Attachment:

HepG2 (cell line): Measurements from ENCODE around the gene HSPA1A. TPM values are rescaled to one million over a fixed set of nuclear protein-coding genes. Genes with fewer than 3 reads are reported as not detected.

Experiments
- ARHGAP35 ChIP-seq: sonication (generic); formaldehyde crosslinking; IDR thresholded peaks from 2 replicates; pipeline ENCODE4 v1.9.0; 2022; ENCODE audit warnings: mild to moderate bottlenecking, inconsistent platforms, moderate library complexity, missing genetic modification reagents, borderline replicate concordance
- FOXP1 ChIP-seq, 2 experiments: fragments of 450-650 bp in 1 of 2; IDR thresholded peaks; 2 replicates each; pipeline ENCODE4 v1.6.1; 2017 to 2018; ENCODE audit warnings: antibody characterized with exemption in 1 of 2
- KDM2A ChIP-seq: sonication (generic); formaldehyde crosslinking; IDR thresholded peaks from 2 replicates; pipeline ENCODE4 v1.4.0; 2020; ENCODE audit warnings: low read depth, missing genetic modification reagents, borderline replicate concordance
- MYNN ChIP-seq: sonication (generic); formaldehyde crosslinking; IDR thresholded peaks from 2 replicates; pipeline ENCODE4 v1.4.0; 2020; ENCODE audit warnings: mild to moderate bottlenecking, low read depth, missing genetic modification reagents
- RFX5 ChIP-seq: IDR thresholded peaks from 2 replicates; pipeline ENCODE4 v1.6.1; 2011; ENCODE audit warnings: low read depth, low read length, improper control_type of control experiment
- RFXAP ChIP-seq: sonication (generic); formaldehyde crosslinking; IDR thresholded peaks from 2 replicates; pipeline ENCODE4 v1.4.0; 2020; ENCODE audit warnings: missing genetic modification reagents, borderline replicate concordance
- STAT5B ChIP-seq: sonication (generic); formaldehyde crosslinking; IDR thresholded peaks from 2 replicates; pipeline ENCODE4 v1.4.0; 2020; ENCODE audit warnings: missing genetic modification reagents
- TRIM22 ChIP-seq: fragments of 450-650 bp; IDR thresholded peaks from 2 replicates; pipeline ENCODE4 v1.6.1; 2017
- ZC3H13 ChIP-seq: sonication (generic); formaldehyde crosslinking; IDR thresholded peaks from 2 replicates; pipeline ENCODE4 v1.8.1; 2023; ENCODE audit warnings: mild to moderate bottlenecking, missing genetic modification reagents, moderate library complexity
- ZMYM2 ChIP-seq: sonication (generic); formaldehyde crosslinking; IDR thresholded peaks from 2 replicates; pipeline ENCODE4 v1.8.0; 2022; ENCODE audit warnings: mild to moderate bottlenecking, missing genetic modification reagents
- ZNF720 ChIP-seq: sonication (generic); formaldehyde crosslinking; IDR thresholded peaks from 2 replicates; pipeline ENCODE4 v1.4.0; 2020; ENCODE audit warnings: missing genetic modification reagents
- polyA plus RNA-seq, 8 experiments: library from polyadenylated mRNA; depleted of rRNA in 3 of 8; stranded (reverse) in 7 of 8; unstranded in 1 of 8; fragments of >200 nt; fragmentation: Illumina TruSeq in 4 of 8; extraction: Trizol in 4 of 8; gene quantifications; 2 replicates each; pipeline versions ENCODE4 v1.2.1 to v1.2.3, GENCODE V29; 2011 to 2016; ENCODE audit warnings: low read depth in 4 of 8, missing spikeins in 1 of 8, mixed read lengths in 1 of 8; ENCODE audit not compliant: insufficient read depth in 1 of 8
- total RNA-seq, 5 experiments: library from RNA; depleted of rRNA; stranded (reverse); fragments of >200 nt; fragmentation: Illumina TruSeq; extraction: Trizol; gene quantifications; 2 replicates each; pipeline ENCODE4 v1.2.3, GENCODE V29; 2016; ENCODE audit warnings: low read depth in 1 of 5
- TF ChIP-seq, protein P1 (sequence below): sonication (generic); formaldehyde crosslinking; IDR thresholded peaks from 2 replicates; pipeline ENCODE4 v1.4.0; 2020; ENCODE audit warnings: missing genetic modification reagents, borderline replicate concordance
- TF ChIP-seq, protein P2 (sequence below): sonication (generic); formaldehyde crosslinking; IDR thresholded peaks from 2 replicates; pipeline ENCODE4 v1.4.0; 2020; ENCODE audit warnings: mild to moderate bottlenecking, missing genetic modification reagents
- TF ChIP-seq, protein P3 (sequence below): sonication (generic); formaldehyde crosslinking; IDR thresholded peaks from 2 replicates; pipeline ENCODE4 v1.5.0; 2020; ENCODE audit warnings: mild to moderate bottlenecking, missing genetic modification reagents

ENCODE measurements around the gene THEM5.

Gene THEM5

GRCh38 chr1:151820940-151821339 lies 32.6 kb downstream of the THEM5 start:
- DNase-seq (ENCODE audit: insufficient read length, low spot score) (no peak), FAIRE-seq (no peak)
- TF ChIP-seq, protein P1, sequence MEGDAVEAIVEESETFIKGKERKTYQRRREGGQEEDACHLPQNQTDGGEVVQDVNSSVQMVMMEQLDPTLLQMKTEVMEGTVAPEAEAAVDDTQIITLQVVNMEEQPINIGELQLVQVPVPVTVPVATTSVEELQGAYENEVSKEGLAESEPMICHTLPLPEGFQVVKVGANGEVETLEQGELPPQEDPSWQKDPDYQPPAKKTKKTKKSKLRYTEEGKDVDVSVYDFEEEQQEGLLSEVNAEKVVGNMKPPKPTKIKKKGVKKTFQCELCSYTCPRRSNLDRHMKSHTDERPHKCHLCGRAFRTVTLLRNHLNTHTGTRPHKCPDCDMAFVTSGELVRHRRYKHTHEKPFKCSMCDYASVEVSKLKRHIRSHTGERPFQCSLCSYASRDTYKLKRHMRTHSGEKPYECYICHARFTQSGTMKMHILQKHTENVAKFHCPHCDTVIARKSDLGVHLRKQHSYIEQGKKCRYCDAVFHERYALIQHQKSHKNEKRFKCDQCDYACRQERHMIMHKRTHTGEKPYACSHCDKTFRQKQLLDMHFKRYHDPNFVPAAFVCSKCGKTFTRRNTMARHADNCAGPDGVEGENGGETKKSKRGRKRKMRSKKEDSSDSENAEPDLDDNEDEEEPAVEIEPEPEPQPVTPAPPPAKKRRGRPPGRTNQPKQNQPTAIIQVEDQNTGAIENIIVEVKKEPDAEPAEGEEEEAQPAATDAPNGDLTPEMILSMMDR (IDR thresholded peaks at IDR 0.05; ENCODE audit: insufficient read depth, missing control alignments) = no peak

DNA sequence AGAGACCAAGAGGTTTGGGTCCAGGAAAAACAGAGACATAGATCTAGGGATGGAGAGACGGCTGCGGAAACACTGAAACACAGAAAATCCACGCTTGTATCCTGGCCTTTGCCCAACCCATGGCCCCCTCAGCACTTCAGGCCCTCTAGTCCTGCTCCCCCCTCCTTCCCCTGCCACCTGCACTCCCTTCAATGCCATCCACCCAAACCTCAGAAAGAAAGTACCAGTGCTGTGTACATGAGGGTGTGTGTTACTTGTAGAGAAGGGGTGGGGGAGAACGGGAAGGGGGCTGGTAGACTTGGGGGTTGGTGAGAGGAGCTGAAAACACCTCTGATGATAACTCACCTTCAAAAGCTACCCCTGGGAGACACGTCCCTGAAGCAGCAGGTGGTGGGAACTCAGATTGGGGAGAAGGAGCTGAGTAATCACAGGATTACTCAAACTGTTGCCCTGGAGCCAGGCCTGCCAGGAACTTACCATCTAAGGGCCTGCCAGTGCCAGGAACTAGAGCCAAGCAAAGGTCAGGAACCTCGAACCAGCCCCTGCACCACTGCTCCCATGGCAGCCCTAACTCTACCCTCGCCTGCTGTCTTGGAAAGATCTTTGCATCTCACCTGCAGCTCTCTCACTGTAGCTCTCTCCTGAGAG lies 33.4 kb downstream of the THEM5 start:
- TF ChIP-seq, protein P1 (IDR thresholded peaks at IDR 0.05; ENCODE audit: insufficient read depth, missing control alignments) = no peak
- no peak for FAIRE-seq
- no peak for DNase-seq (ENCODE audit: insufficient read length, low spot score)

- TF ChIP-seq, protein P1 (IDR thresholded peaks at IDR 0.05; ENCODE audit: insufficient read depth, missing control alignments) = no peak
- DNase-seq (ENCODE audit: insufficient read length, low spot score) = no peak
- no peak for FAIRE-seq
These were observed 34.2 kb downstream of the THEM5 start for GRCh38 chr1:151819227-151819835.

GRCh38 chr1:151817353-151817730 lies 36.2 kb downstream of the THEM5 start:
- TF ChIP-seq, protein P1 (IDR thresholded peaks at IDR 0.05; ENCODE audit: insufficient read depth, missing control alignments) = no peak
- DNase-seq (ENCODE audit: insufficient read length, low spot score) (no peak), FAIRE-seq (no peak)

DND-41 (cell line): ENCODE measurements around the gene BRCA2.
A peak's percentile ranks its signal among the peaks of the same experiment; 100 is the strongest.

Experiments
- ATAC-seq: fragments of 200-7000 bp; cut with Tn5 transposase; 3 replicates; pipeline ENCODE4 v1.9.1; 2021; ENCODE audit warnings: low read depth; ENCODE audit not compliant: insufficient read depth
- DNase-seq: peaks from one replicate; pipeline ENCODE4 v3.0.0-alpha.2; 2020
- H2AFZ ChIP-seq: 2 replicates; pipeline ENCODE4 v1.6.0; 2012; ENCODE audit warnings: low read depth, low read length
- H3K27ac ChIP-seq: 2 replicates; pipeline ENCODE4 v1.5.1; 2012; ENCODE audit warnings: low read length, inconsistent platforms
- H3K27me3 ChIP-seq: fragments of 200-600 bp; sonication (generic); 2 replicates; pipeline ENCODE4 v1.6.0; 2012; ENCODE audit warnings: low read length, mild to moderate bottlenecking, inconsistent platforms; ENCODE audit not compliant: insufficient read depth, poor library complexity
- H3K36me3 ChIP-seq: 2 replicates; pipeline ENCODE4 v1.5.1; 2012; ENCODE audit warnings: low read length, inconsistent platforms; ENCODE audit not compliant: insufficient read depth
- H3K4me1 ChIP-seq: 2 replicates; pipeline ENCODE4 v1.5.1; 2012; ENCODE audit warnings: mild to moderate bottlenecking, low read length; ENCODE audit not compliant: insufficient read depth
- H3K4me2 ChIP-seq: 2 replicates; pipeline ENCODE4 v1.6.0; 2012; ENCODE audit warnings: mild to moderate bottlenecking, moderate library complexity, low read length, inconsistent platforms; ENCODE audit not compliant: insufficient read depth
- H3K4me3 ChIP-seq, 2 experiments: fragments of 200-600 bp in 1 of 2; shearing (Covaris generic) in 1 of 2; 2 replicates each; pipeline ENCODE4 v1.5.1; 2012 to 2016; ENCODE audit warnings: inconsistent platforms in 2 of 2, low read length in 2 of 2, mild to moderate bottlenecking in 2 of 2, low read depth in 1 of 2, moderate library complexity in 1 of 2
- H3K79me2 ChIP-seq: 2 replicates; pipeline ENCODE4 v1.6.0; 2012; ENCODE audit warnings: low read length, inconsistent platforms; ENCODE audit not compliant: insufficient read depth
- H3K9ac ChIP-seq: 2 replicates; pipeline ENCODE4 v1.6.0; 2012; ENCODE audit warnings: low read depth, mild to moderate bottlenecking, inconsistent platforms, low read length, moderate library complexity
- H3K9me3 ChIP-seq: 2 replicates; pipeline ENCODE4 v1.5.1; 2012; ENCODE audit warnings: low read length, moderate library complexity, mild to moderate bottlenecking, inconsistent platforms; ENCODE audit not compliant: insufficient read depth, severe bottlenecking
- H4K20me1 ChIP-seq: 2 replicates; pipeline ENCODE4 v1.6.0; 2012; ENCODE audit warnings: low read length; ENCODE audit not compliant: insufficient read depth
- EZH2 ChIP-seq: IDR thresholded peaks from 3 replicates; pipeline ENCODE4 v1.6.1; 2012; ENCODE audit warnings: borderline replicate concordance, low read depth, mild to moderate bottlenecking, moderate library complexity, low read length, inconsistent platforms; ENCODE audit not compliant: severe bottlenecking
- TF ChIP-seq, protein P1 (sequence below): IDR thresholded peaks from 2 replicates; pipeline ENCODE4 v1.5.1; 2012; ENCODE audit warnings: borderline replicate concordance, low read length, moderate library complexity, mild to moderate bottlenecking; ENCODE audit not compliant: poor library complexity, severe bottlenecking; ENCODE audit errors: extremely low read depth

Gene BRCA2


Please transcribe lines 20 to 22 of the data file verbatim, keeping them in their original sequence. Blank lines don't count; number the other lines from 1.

Gene THEM5

GRCh38 chr1:151820940-151821339 lies 32.6 kb downstream of the THEM5 start:
- DNase-seq (ENCODE audit: insufficient read length, low spot score) (no peak), FAIRE-seq (no peak)